Friday, May 16, 2008

Picnic at the Nudist beach

Life in Russia is always interesting and full of surprises. Here is a story about a recent adventure.

Lately, Karen and I have been trying to make sure we take one full day off from any ministry commitment just to have time for ourselves and nurture our relationship. The weather has been warm in Nizhny Novgorod recently and on one particularly warm spring day we decided to have a cookout picnic along the Volga River.

We loaded our Niva jeep with a small barbecue grill, and then went to the local supermarket and purchased a few things. The day was nice and sunny, and off we went in hunt of the "right" spot. We knew that there was a long stretch of sandy beach along the river right alongside the city. We thought that this would be super because it only had off road access and was beyond the reach of regular cars (implication being that we didn’t want to be around any people). We had never been to this particular spot because not having a car until recently it was too far to walk and no buses run that way.

With a 4WD vehicle like ours you can drive into the sand and find a secluded place to picnic. Our Niva is prefect for this. We drove along, scouting our location and finally decided on one overlooking a lagoon and facing the city.

Driving on the beach

We unpacked our car and began setting up the grill. Across the way, in some scrub brush we saw several guys. We didn’t pay much attention at first, but then Karen says, “Michael, is that guy naked?” I looked and sure enough he was. He was standing there in all his glory, enjoying the sun.

Picnic Spot

This being Russia, and Russians having differing views on nudity than Americans we said, “Oh well,” and decided to continue with our picnic. After getting the charcoal going and setting up, we began to notice some more naked guys! There were two sunning on a blanket. The first guy was also watching us as if to ask, “Why are you here with your clothes on”?

As our food began to grill we noticed a woman walk by, stop and chat with the guys and move on. She was totally naked also! We had stumbled, quite by accident, upon the only unofficial nudist beach in Nizhny Novgorod.

By then we were totally committed to grilling our food and we really couldn’t stop and pack up. It was actually pretty funny. Everyone was far enough away and screened by low bushes that we could tell that they were naked, but not really see any vital statistics. We were happy for that.

Setting Up

So we grilled our food, enjoyed the sun, sat with our backs to the sunbathers, and had a nice afternoon. This was just another Russian adventure for two, sometimes, very naïve and humorously ignorant American missionaries.

View From the beach

Sailboats on the River

Sunday, May 11, 2008

If the Foundations Are Destroyed

Psalm 11

For the choir director. A Psalm of David.

1In the LORD I take refuge;
How can you say to my soul, "Flee as a bird to your mountain;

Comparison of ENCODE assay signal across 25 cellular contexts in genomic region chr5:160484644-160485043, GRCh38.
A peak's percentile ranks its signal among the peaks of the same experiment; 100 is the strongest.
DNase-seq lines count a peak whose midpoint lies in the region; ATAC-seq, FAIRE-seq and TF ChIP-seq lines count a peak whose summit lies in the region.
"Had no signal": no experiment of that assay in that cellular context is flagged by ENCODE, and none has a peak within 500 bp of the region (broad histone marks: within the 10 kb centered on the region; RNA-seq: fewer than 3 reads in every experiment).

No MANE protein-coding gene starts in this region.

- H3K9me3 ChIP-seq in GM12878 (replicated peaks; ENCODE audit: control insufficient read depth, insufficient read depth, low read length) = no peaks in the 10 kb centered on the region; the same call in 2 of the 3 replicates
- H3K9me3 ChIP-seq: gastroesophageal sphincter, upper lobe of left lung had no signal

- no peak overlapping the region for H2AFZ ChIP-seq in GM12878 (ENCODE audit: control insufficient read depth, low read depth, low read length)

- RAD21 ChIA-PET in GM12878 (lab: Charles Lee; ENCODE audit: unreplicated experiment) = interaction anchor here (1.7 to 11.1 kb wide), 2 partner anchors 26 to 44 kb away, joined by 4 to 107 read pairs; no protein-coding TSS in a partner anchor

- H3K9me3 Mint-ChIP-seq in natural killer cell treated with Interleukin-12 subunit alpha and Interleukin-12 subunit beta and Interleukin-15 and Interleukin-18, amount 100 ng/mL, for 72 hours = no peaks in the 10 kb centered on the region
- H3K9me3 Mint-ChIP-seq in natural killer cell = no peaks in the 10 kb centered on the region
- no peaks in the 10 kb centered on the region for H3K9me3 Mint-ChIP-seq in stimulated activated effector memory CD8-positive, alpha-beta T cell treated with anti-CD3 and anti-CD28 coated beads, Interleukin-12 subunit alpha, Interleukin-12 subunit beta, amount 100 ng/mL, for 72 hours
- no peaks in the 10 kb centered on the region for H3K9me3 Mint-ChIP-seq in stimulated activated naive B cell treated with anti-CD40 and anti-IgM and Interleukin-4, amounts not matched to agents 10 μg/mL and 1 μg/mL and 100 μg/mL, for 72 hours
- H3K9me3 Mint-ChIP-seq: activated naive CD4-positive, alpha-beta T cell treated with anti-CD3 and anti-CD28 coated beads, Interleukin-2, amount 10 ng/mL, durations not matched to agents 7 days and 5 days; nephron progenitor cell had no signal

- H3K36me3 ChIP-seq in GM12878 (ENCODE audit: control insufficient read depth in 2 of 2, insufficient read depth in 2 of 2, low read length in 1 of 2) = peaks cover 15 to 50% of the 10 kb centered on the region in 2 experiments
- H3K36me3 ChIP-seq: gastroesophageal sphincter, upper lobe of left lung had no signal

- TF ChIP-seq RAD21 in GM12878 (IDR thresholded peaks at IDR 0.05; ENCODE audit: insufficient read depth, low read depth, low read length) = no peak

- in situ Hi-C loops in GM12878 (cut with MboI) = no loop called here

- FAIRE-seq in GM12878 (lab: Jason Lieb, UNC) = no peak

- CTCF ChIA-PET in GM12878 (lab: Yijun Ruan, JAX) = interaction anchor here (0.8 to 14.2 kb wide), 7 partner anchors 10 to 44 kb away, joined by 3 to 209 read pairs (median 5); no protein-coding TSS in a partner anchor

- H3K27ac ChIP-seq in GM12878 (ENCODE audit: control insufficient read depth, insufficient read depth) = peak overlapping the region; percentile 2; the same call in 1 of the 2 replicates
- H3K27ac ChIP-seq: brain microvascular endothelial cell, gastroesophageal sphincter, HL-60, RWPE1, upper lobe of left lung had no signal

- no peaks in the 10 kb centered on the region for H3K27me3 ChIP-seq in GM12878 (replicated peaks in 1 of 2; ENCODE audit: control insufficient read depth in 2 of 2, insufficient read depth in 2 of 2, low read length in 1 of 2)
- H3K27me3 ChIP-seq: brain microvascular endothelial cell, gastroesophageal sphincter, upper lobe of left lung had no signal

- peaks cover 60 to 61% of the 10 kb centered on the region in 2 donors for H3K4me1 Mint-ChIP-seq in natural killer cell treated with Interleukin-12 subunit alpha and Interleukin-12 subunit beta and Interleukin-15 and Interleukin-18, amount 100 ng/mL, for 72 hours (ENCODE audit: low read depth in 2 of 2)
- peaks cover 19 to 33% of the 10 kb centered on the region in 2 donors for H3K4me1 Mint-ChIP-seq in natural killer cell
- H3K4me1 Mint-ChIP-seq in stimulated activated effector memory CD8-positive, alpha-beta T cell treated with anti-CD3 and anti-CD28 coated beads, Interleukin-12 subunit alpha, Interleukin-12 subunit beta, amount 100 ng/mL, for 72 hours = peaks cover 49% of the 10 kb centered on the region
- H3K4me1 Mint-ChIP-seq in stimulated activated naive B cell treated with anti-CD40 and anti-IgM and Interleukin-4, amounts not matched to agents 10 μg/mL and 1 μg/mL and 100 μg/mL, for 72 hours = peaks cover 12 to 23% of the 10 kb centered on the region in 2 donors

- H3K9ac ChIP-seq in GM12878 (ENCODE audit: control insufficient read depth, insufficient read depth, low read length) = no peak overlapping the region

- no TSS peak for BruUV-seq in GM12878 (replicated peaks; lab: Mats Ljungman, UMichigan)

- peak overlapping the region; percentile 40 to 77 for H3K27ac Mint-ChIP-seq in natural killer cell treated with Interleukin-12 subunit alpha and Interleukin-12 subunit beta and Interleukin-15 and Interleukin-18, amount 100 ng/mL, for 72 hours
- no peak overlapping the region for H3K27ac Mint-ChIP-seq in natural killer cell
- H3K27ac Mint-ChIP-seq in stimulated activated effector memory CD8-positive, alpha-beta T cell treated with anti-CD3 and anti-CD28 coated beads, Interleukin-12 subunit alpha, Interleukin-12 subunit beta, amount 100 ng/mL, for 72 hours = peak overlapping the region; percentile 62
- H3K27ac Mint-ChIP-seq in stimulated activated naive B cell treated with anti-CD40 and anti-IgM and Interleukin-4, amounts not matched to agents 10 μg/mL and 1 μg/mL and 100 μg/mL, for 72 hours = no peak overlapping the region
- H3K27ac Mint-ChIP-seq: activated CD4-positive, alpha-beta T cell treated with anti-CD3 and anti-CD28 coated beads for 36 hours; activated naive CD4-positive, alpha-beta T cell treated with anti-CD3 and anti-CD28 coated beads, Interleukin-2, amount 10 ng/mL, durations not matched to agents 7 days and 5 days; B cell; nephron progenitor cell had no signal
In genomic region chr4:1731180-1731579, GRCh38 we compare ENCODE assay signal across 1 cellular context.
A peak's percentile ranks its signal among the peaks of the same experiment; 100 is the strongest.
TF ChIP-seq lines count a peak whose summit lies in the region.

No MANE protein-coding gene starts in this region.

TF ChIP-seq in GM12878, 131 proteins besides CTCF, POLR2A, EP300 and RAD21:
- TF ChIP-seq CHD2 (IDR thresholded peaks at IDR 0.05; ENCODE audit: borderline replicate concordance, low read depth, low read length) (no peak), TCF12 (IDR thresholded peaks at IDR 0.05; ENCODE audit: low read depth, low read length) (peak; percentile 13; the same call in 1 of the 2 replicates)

2 For, behold, the wicked bend the bow,
They make ready their arrow upon the string,
To shoot in darkness at the upright in heart.
3 If the foundations are destroyed,
what can the righteous do?"
4 The LORD is in His holy temple; the LORD'S throne is in heaven;
His eyes behold, His eyelids test the sons of men.
5 The LORD tests the righteous and the wicked,
And the one who loves violence His soul hates.
6 Upon the wicked He will rain snares;
Fire and brimstone and burning wind will be the portion of their cup.
7 For the LORD is righteous;
He loves righteousness;
The upright will behold His face.

We only occasionally write blog entries which expound a bit on the scriptures because the purpose of this blog is primarily to inform people about our day to day life and work in Russia. This post is an exception because a place we visited recently reminded us of Psalm 11.

The photos in this post are from a recent trip we took to a very small village in the countryside. The building is a crumbling, destroyed Orthodox Church building. We are not sure of the history of this particular building, but our assumption is that it was destroyed sometime after the Bolshevik (communist) victory following the Russian revolution and civil war.

During that turbulent time period from about 1919 to 1939 hundreds if not thousands of church buildings were destroyed and looted. Many priests and other believers including many Baptists and Pentecostals were either sent to labor camps where most of them perished or were killed outright.

Despite nearly 75 years of official atheism in Russia the Christian faith did not die. It survived to rise again. There are today nearly 2 million believers classified as “evangelical." This is more than in any time in Russia’s history. There are pockets, though small, of revival within the Orthodox Church and I am always impressed with some of the deep spirituality and reverence for God among some Orthodox believers. Atheism did not prevail! The Kingdom of God continues to expand.

It is my belief that Russia has not really faced up to it’s past. The tragic past needs to be acknowledged. The deep wounds inflicted upon the psyche of the people of Russia need to somehow be repented of. We love Russia and the Russian people. We weep for the tragedies this country has suffered in the past. We pray that the future will see healing and restoration of Godly principles to guide this great nation.

In front of this destroyed church building someone has placed an orthodox cross and small flower bed as a memorial to the terrible past.

On the cross hangs a sign which reads